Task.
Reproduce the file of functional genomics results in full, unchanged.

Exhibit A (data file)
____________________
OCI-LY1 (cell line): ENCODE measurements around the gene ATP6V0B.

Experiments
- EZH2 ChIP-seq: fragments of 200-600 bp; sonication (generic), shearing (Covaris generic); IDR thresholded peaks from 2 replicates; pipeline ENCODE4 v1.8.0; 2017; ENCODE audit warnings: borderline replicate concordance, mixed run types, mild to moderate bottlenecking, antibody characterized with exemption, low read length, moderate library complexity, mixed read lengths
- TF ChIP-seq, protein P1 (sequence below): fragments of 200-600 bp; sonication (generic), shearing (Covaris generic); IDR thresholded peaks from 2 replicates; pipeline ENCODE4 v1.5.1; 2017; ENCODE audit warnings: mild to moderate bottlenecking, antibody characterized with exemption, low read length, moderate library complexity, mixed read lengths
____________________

OCI-LY1 (cell line): ENCODE measurements around the gene ATP6V0B.

Experiments
- EZH2 ChIP-seq: fragments of 200-600 bp; sonication (generic), shearing (Covaris generic); IDR thresholded peaks from 2 replicates; pipeline ENCODE4 v1.8.0; 2017; ENCODE audit warnings: borderline replicate concordance, mixed run types, mild to moderate bottlenecking, antibody characterized with exemption, low read length, moderate library complexity, mixed read lengths
- TF ChIP-seq, protein P1 (sequence below): fragments of 200-600 bp; sonication (generic), shearing (Covaris generic); IDR thresholded peaks from 2 replicates; pipeline ENCODE4 v1.5.1; 2017; ENCODE audit warnings: mild to moderate bottlenecking, antibody characterized with exemption, low read length, moderate library complexity, mixed read lengths